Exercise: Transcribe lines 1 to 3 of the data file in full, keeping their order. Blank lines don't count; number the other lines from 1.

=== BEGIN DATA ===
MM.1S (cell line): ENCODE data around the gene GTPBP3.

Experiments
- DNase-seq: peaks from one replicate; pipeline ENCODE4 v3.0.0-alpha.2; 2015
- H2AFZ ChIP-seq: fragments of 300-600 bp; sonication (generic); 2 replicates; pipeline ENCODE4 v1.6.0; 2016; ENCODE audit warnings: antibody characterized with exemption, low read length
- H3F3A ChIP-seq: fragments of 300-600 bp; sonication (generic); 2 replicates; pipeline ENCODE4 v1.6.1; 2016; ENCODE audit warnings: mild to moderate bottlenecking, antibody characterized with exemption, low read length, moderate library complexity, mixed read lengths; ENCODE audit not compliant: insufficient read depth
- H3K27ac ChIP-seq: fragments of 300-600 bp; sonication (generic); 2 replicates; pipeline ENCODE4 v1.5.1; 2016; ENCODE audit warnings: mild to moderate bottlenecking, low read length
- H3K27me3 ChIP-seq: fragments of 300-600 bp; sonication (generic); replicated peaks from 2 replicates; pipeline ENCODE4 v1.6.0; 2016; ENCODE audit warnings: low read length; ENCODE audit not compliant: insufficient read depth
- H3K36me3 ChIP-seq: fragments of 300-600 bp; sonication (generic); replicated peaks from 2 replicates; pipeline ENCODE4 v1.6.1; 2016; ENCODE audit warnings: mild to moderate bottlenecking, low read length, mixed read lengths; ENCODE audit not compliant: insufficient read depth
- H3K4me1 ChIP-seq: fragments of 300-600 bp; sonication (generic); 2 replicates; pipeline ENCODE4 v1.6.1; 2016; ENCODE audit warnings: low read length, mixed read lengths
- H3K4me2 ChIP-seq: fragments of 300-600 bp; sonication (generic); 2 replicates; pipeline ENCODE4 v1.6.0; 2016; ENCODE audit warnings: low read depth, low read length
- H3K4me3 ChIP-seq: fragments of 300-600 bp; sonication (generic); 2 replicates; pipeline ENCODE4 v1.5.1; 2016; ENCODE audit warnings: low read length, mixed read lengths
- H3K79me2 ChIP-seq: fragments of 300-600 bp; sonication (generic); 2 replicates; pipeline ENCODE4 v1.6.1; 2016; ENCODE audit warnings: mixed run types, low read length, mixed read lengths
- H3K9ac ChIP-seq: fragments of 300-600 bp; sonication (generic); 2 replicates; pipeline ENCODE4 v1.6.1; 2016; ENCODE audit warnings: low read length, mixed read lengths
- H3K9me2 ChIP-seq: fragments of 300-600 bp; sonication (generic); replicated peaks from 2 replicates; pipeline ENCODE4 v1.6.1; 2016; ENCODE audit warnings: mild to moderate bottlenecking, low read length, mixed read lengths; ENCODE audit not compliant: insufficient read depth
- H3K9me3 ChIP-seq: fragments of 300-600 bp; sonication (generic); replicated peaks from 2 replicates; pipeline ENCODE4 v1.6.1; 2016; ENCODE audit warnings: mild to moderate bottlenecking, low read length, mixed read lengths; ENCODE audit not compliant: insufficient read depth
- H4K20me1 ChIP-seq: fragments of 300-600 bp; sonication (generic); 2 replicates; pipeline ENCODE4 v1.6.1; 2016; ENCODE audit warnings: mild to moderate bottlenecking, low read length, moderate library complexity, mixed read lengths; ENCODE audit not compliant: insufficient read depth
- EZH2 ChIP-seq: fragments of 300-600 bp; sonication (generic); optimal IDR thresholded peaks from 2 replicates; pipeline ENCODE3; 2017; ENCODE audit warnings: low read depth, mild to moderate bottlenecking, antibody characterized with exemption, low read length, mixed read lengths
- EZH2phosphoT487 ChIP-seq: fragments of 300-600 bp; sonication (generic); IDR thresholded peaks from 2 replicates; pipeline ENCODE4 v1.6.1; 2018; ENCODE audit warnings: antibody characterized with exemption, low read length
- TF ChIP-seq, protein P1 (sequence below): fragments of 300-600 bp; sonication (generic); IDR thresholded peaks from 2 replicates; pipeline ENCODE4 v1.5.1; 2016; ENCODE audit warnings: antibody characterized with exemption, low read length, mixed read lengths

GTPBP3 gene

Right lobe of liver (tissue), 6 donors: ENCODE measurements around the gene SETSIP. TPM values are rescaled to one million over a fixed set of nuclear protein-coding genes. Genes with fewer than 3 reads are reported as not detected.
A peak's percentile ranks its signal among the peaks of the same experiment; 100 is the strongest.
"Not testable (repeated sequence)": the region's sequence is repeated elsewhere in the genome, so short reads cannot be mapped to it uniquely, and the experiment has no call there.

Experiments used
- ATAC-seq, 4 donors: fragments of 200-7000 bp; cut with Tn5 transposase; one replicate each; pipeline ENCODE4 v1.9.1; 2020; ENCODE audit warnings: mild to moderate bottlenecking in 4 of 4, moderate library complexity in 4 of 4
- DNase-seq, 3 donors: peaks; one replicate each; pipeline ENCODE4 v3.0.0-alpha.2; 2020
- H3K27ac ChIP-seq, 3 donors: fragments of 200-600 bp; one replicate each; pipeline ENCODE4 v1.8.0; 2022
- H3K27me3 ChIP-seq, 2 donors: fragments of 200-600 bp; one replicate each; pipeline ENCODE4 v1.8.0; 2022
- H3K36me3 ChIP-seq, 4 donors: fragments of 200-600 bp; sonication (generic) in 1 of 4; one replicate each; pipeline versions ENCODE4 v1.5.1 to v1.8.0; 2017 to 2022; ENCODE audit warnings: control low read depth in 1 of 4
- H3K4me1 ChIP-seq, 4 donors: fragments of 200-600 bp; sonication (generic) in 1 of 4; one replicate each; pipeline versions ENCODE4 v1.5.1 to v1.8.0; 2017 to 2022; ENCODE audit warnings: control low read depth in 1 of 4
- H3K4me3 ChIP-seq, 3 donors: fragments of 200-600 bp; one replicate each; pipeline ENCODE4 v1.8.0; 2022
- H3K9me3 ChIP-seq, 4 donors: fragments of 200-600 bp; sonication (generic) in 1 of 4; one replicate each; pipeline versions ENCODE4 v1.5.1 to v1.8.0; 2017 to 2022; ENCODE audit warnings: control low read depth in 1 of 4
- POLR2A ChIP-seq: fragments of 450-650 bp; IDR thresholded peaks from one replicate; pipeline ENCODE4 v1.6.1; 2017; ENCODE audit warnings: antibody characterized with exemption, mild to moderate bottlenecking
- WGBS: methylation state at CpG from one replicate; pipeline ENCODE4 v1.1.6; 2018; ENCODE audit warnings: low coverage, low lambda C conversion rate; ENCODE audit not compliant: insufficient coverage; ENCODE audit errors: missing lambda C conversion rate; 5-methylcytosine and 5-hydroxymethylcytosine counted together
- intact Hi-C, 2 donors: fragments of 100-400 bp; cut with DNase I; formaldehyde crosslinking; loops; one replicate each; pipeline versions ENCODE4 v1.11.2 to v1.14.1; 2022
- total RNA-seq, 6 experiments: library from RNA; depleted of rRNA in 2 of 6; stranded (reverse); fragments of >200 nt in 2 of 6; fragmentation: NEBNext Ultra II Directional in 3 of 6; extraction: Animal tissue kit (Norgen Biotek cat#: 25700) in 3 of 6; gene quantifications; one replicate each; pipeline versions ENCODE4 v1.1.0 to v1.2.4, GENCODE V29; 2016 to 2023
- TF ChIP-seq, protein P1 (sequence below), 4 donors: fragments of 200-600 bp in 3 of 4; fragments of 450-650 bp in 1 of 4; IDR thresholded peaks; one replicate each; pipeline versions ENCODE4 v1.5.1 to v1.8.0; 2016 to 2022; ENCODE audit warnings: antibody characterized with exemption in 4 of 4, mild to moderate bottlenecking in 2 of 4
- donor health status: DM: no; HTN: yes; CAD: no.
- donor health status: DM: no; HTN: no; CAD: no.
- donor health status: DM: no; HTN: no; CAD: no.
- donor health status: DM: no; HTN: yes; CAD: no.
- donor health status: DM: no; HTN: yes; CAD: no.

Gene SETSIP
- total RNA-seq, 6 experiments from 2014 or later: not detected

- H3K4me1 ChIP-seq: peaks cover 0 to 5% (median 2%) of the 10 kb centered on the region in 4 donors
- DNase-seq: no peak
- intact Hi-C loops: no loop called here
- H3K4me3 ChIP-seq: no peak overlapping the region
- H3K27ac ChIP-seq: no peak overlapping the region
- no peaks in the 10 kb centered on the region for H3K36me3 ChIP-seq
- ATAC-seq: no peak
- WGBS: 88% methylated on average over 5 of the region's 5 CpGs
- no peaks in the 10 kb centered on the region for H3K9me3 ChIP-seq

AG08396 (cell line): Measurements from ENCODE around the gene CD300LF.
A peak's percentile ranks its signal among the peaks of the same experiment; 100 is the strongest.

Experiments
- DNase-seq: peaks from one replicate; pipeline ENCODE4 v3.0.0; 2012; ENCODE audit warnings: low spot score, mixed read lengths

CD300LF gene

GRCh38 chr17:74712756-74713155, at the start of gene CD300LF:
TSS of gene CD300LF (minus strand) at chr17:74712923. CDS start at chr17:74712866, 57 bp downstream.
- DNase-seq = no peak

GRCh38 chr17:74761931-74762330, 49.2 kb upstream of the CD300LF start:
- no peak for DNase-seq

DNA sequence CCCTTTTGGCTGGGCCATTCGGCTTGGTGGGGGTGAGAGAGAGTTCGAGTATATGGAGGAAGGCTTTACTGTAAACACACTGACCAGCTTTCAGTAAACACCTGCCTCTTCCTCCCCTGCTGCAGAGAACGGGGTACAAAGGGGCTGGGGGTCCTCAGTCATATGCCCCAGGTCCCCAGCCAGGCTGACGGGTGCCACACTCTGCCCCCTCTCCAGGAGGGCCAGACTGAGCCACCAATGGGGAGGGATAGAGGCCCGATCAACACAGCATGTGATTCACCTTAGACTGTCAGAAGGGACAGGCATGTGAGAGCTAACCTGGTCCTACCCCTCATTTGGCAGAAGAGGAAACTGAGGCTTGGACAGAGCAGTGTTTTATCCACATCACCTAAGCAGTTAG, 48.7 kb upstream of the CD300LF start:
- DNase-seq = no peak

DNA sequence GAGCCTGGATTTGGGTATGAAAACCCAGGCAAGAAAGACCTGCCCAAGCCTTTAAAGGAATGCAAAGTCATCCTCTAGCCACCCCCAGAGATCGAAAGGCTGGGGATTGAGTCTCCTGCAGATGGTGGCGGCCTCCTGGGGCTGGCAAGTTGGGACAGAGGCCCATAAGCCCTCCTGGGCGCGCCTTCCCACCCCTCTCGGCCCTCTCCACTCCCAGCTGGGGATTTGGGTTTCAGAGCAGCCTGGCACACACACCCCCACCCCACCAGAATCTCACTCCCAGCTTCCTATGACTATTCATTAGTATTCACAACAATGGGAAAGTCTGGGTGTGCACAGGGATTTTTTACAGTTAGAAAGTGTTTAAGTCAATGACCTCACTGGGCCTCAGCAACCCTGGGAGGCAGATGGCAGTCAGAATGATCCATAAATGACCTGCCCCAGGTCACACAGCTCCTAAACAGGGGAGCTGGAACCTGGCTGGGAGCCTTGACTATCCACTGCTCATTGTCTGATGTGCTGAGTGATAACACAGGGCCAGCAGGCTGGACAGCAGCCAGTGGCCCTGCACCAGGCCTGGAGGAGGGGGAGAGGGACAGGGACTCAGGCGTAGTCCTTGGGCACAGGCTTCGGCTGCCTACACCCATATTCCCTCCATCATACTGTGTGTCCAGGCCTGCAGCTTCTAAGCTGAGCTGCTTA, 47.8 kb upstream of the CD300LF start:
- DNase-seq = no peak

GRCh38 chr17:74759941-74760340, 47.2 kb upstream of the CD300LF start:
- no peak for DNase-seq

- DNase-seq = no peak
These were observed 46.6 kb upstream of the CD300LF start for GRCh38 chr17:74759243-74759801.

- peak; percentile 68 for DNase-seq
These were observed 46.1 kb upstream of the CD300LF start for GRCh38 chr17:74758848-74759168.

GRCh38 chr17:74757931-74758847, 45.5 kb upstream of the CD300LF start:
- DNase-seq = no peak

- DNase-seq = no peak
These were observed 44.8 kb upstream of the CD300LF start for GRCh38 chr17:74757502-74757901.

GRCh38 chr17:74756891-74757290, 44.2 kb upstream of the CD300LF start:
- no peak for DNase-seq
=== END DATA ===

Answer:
MM.1S (cell line): ENCODE data around the gene GTPBP3.

Experiments
- DNase-seq: peaks from one replicate; pipeline ENCODE4 v3.0.0-alpha.2; 2015